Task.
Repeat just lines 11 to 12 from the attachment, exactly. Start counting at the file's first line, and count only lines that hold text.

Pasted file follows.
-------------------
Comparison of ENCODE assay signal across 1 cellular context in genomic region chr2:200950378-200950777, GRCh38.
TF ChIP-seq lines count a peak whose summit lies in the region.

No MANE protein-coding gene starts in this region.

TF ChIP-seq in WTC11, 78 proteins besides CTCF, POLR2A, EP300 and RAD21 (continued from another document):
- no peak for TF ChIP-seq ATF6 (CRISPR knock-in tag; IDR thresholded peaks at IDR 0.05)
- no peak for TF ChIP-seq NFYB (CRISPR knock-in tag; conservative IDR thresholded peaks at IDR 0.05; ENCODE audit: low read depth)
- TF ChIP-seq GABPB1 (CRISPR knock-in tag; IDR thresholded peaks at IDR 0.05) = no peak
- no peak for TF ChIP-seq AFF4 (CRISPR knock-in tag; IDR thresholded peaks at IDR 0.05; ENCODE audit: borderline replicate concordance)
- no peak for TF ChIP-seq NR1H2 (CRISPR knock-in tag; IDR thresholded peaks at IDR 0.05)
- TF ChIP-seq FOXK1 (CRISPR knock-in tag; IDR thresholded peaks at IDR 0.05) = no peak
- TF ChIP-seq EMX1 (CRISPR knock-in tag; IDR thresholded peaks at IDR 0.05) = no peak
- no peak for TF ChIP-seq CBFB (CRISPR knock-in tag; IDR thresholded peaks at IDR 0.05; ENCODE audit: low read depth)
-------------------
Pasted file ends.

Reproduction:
- TF ChIP-seq EMX1 (CRISPR knock-in tag; IDR thresholded peaks at IDR 0.05) = no peak
- no peak for TF ChIP-seq CBFB (CRISPR knock-in tag; IDR thresholded peaks at IDR 0.05; ENCODE audit: low read depth)